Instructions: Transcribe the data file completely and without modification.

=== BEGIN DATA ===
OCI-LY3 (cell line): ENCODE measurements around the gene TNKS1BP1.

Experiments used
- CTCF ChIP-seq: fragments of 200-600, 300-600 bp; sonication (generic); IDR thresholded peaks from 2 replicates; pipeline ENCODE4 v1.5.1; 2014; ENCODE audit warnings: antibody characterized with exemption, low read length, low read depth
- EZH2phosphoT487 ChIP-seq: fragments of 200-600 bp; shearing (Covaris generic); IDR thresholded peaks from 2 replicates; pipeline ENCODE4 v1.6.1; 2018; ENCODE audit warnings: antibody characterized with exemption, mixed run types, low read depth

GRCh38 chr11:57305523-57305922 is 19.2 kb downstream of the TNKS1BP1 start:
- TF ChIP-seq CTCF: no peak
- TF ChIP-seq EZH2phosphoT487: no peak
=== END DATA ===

OCI-LY3 (cell line): ENCODE measurements around the gene TNKS1BP1.

Experiments used
- CTCF ChIP-seq: fragments of 200-600, 300-600 bp; sonication (generic); IDR thresholded peaks from 2 replicates; pipeline ENCODE4 v1.5.1; 2014; ENCODE audit warnings: antibody characterized with exemption, low read length, low read depth
- EZH2phosphoT487 ChIP-seq: fragments of 200-600 bp; shearing (Covaris generic); IDR thresholded peaks from 2 replicates; pipeline ENCODE4 v1.6.1; 2018; ENCODE audit warnings: antibody characterized with exemption, mixed run types, low read depth

GRCh38 chr11:57305523-57305922 is 19.2 kb downstream of the TNKS1BP1 start:
- TF ChIP-seq CTCF: no peak
- TF ChIP-seq EZH2phosphoT487: no peak